The summary judgment is affirmed.

ERICKSTAD, C.J., GIERKE, J., and PEDERSON, Surrogate Justice, concur.

PEDERSON, Surrogate Justice, participated.

Justice PAUL M. SAND, who died on December 8, 1984, was a member of this court at the time this case was submitted; MESCHKE and LEVINE, JJ., not being members at that time, did not participate.

NOTES

[1] Section 39-01-11, N.D.C.C., provides for service of process upon a nonresident motor vehicle user:

"The use and operation by a resident of this state or his agent, or by a nonresident or his agent, of a motor vehicle upon or over the highways of this state shall be deemed an appointment by such resident when he has been absent from this state continuously for six months or more following an accident or by such nonresident at any time, of the highway commissioner of this state to be his true and lawful attorney upon whom may be served all legal process in any action or proceeding against him growing out of the use or operation of the motor vehicle resulting in damages or loss to person or property, whether the damage or loss occurs upon a public highway or upon public or private property, and such use or operation shall constitute an agreement that any such process in any action against him which is so served shall have the same legal force and effect as if served upon him personally, or, in case of his death, that such process shall have the same legal force and effect as if served upon the administrator of his estate. Service of the summons in such case may be made by delivering a copy thereof to the commissioner together with a fee of two dollars."

[2] Section 39-01-12, N.D.C.C., provides:

"Within ten days after service of summons as provided in section 39-01-11, notice of such service together with a copy of the summons and complaint in the action shall be sent by the plaintiff to the defendant at his last known address by registered or certified mail with return receipt requested, and proof of such mailing shall be attached to the summons."

[3] Ardell Loken served copies of the summons and complaint and admission of service on Magrum and A.C. Transport by registered mail on May 3, 1984. The validity of this subsequent service of process was not considered by the trial court and is not before this court on appeal.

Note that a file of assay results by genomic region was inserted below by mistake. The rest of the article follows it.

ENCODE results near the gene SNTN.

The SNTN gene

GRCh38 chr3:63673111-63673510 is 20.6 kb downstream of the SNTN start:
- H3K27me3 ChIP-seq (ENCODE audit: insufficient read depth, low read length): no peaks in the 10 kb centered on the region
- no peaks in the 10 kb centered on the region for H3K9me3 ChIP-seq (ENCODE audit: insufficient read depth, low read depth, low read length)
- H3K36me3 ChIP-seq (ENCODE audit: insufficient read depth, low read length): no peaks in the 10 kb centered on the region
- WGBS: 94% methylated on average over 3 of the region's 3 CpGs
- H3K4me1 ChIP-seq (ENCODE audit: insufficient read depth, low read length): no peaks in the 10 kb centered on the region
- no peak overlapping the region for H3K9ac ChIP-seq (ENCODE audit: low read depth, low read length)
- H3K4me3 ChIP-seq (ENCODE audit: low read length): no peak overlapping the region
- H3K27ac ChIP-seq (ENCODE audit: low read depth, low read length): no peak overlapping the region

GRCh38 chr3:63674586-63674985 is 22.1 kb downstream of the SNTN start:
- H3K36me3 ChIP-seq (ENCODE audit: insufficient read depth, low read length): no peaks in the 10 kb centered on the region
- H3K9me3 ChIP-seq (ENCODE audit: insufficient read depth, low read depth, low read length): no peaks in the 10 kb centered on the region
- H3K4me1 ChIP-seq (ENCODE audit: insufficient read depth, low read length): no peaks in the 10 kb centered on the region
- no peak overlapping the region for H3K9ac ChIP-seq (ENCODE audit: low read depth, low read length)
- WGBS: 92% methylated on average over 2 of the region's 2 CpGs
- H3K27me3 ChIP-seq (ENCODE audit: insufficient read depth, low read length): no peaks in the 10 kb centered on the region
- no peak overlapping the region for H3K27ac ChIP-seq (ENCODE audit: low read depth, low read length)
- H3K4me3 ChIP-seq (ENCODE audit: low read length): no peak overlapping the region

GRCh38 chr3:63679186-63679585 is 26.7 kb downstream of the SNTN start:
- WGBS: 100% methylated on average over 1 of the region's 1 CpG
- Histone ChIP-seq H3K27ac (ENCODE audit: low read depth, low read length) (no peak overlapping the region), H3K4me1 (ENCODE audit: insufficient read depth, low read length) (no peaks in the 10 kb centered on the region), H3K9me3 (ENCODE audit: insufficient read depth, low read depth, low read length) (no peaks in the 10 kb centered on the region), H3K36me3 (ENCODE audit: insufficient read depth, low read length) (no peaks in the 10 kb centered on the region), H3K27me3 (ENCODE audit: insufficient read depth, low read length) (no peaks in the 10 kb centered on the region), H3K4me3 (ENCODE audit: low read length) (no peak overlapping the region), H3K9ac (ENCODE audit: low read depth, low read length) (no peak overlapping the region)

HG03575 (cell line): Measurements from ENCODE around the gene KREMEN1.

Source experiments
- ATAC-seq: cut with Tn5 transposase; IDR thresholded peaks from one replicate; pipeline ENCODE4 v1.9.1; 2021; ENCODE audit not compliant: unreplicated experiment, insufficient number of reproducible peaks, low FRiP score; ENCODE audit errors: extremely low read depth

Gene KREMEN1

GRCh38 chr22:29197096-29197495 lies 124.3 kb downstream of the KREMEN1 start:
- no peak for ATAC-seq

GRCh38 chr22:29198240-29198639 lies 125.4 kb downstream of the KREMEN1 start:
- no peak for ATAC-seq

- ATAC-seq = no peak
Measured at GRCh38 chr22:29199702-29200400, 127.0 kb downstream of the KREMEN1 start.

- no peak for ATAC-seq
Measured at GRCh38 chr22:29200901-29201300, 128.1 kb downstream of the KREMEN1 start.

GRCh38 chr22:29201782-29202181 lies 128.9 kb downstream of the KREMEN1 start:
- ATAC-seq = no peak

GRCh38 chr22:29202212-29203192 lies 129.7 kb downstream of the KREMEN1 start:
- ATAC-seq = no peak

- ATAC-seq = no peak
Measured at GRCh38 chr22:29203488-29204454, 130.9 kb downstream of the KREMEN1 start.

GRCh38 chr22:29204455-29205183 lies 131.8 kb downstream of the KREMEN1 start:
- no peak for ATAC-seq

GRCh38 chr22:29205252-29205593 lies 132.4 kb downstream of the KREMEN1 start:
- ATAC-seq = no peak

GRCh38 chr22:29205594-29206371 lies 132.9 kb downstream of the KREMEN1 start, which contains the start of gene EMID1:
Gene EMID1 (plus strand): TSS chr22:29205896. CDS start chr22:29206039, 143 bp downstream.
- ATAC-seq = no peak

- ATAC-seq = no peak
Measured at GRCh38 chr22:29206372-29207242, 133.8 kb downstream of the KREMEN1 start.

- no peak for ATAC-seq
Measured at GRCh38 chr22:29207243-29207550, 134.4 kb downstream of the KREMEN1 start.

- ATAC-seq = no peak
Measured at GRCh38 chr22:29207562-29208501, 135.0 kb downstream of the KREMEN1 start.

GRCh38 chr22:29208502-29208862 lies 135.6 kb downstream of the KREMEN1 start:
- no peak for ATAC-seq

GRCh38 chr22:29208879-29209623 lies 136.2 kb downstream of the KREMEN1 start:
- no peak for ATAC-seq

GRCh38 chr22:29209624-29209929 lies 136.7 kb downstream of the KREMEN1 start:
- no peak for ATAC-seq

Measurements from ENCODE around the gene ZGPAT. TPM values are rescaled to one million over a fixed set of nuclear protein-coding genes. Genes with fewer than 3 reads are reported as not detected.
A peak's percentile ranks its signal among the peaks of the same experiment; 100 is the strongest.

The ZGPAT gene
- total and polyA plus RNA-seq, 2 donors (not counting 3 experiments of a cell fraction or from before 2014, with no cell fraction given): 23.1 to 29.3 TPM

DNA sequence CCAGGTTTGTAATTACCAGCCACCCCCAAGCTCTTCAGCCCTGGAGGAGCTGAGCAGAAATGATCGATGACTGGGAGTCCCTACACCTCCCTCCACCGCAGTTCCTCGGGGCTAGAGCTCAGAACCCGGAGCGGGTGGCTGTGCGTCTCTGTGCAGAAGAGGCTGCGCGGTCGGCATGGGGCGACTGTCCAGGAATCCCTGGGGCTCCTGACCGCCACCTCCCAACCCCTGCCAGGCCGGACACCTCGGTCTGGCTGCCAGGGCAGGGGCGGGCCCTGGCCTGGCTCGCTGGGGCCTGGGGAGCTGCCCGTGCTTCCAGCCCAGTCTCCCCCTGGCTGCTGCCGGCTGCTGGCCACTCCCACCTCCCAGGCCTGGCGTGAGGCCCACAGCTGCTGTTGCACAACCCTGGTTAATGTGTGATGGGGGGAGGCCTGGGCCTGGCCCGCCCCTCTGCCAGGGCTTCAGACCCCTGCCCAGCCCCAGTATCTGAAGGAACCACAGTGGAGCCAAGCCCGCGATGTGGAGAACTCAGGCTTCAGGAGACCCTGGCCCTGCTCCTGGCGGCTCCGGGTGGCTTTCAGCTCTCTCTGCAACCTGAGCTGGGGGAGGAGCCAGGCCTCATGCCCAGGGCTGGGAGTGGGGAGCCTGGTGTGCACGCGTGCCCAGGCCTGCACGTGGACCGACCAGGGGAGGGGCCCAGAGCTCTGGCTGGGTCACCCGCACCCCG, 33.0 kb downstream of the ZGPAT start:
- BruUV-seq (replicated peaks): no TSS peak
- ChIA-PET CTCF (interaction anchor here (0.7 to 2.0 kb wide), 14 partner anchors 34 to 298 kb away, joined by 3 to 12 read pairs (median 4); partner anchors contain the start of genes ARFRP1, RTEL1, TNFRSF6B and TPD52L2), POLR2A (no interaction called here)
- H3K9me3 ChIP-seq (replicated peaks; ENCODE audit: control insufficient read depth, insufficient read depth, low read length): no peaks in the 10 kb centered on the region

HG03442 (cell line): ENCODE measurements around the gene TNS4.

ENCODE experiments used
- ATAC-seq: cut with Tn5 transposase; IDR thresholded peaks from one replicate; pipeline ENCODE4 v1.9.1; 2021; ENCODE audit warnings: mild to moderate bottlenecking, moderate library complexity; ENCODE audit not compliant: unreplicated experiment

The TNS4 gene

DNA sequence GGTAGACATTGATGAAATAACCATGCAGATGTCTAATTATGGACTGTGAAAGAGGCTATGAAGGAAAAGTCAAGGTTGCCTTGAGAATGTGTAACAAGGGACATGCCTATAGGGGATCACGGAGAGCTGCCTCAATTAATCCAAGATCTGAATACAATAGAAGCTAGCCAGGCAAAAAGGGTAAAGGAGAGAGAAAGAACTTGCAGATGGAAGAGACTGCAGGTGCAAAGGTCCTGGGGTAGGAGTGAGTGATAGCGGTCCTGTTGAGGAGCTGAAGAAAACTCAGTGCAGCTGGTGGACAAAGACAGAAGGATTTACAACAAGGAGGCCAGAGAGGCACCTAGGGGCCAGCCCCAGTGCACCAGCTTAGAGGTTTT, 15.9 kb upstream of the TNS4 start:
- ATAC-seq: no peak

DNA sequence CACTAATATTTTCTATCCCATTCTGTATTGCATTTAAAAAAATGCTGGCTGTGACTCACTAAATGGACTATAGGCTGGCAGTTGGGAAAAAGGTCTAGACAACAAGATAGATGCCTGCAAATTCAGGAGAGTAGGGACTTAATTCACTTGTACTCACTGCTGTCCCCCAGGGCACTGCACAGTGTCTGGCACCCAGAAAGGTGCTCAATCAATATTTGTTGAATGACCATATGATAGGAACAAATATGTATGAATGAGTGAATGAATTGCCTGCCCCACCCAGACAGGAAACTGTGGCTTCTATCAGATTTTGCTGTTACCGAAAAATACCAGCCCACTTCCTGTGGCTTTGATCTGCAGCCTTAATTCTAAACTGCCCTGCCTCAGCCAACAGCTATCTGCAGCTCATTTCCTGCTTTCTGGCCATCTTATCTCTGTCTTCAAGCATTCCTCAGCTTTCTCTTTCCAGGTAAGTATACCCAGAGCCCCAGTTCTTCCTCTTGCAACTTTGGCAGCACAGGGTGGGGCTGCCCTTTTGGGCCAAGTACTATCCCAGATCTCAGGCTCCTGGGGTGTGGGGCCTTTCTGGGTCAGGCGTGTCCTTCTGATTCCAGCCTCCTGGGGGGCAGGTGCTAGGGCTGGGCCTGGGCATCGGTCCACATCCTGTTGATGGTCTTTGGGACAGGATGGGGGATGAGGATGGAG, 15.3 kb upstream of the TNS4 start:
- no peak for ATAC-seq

[4] N.D. Session Laws 1935, ch. 174, § 1, provided for service of process upon a nonresident motor vehicle operator:

"§ 1. SERVICE UPON NON-RESIDENT.] The use and operation by a non-resident or his agent of a motor vehicle upon and over the highways of the State of North Dakota, shall be deemed an appointment by such non-resident of the Commissioner of Insurance of the State of North Dakota, to be his true and lawful attorney upon whom may be served all legal processes in any action or proceeding against him growing out of such use or operation of a motor vehicle over the highways of this state, resulting in damages or loss to person or property, and said use or operation shall be a signification of his agreement that any such process in any action against him which is so served, shall be of the same legal force and validity as if served upon him personally. Service of such process shall be made by serving a copy thereof upon the Commissioner of Insurance or by filing such copy in his office, together with payment of a fee of $2.00 and such service shall be sufficient service upon the said non-resident; provided, that notice of such service and a copy of the process are within ten days thereafter sent by registered mail by the plaintiff to the defendant at his last known address and return card requested and that the plaintiff's affidavit of compliance with the provisions of this act are attached to the summons."

[5] Sections 28-0611 and 28-0612 were substantially similar to Section 1 of Chapter 174:

"28-0611. NONRESIDENT MOTOR VEHICLE USER; SERVICE UPON. The use and operation by a nonresident, or by his agent, of a motor vehicle upon or over the highways of this state shall be deemed an appointment by such nonresident of the commissioner of insurance of this state to be his true and lawful attorney upon whom may be served all legal process in any action or proceeding against him growing out of such use or operation of the motor vehicle resulting in damages or loss to person or property, and such use or operation shall constitute an agreement that any such process in any action against him which is so served shall have the same legal force and effect as if served upon him personally. Service of the summons in such case may be made by delivering a copy thereof to the commissioner of insurance together with a fee of two dollars.

"28-0612. MAILING NOTICE TO DEFENDANT UPON SERVICE OF NONRESIDENT MOTOR VEHICLE USER. Within ten days after service of summons as provided in section 28-0611, notice of such service together with a copy of the summons and complaint in the action shall be sent to the defendant at his last known address by registered mail with return receipt requested and proof of such mailing shall be attached to the summons."

In 1951 the Legislature amended Section 28-0611 to provide for service of process upon the highway commissioner instead of upon the insurance commissioner. 1951 N.D.Sess.Laws, ch. 202, § 1.

[6] Rule 4(b)(4), N.D.R.Civ.P., provides:

"A court of this state may acquire personal jurisdiction over any person through service of process as provided in this rule or by statute, or by voluntary general appearance in an action by any person either personally or through an attorney or any other authorized person." [Emphasis added.]